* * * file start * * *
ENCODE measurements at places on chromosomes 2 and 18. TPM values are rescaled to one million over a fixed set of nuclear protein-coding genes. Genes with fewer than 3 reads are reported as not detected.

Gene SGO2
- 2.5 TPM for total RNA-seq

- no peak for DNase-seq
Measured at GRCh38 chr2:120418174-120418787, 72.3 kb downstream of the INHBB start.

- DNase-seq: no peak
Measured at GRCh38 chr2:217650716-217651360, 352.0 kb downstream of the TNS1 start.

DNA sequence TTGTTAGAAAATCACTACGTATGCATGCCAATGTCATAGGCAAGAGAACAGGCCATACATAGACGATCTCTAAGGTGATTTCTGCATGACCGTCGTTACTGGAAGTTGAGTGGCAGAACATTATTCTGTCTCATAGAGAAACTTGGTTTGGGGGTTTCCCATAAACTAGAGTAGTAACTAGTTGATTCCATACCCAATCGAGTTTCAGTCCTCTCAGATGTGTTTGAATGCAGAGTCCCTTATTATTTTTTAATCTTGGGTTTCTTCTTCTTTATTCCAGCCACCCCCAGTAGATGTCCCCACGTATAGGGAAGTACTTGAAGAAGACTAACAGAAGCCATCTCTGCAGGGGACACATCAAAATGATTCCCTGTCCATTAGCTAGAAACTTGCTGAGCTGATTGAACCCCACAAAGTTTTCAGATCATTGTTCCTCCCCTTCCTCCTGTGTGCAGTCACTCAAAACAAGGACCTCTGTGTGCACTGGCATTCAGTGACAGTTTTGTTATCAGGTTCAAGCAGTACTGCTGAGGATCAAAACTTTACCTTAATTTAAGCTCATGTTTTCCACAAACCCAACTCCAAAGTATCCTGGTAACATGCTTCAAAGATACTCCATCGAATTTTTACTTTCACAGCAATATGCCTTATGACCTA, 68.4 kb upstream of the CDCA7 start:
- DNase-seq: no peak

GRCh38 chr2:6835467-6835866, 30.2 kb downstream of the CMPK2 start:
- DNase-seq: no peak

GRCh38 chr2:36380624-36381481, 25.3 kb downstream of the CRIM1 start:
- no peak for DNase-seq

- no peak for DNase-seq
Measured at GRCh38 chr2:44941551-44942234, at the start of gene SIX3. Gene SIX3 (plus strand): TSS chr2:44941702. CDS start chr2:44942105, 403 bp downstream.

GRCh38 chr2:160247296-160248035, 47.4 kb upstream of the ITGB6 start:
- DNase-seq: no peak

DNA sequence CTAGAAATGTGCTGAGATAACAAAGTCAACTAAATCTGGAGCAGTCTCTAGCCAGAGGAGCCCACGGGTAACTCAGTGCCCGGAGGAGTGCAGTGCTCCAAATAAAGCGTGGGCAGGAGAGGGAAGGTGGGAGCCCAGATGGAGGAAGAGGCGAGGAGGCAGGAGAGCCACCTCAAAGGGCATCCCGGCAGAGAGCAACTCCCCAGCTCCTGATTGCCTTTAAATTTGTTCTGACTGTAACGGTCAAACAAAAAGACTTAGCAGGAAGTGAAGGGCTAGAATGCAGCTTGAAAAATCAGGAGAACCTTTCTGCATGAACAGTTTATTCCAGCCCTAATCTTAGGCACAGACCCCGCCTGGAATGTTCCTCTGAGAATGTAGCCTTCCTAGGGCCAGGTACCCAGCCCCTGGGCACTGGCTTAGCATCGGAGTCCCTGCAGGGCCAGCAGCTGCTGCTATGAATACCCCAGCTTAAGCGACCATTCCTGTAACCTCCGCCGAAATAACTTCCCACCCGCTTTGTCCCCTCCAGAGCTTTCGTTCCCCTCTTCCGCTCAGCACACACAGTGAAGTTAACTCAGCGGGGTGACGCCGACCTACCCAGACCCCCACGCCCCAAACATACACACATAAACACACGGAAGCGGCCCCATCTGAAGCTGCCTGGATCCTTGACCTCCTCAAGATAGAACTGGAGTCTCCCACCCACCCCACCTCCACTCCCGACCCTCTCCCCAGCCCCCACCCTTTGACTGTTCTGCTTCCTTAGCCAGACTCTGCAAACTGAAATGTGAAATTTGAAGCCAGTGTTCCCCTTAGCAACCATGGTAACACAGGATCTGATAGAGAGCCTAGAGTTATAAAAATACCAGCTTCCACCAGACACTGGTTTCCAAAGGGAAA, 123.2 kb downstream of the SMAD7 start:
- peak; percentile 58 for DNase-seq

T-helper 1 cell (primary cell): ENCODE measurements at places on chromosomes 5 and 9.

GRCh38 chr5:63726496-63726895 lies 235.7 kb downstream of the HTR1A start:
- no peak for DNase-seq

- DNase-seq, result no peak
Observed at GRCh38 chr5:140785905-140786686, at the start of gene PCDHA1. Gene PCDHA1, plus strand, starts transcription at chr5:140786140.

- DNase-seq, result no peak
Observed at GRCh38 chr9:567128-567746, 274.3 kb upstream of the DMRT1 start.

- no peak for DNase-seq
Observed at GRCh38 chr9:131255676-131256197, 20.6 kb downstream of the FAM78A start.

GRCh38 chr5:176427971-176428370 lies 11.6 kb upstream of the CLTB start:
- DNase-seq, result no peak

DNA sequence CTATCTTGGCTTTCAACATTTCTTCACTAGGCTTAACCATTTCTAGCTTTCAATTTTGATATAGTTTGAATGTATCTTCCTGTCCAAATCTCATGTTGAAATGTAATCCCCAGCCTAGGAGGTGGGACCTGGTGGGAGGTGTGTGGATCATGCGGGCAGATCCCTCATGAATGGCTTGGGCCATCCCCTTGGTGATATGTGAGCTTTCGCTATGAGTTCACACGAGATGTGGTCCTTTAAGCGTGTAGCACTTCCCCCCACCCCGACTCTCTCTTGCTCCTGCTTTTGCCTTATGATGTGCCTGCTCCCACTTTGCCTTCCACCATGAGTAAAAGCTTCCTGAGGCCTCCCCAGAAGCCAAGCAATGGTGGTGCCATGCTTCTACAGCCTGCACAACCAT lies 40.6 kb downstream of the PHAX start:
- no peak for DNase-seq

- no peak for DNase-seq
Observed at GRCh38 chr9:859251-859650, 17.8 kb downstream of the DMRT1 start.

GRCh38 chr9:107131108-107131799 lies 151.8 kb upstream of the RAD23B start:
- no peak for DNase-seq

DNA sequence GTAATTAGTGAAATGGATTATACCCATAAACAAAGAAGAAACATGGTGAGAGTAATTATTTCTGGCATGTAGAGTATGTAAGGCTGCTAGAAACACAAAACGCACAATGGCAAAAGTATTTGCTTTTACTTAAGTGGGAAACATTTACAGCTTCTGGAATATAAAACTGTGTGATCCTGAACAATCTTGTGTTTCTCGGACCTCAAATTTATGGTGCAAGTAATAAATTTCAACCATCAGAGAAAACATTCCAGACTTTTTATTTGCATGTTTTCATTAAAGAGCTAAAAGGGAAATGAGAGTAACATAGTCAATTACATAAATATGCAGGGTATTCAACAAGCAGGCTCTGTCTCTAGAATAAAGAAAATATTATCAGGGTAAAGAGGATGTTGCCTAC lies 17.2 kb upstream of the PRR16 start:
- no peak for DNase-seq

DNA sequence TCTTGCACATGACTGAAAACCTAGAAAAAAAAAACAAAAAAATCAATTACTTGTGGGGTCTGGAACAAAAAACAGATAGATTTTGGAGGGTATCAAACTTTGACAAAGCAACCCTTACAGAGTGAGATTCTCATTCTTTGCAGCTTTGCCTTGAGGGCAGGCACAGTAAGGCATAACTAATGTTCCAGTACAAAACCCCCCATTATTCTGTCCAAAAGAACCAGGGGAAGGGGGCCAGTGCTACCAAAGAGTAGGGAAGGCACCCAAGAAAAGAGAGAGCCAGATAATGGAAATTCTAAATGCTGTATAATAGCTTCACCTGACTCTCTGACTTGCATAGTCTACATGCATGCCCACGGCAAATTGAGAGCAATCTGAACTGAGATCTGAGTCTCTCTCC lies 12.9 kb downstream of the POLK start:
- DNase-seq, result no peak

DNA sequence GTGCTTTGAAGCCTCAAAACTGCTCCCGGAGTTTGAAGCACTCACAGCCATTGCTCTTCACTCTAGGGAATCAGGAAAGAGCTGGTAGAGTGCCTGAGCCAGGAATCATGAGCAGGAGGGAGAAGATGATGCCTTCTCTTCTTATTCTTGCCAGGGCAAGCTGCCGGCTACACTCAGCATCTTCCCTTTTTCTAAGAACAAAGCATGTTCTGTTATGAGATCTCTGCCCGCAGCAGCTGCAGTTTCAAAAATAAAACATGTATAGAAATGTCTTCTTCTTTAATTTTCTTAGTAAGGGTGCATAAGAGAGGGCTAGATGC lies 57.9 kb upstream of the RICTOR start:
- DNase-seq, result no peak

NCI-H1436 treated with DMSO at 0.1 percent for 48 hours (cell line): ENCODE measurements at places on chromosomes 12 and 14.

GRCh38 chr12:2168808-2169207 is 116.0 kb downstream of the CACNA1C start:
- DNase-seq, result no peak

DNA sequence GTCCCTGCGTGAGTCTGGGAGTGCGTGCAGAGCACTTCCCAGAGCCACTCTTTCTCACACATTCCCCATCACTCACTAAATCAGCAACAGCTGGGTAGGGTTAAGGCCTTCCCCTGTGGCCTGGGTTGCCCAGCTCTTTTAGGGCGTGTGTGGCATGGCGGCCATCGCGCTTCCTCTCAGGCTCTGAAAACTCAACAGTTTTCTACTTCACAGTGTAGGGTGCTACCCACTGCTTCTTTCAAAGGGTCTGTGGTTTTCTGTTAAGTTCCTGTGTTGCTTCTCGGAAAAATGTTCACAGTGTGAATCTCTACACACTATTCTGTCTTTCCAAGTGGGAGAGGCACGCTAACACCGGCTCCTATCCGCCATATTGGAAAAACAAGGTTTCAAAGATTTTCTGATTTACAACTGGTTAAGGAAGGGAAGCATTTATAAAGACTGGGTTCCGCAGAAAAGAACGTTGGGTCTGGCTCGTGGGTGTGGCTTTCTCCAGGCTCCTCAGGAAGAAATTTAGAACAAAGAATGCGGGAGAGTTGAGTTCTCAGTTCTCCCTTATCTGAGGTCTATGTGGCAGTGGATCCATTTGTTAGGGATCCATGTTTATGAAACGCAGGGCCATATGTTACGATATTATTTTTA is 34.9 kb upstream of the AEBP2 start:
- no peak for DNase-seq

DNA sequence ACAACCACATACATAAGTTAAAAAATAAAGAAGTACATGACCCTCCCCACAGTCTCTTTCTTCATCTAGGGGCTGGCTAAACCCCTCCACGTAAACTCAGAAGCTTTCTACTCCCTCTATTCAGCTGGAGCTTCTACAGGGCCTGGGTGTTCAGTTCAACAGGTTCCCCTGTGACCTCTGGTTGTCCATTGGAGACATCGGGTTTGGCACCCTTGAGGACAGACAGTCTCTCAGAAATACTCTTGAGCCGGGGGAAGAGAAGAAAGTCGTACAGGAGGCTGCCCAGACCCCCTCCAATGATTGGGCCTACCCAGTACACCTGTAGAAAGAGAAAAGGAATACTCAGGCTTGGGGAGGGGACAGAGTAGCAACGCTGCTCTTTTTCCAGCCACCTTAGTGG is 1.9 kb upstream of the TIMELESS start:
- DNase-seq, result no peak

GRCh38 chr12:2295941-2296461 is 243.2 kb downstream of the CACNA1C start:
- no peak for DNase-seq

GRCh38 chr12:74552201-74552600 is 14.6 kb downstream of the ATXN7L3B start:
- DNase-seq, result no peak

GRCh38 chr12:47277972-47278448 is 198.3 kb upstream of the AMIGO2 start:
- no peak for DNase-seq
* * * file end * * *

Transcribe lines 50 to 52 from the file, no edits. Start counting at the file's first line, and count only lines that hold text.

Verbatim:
GRCh38 chr12:2295941-2296461 is 243.2 kb downstream of the CACNA1C start:
- no peak for DNase-seq

GRCh38 chr12:74552201-74552600 is 14.6 kb downstream of the ATXN7L3B start: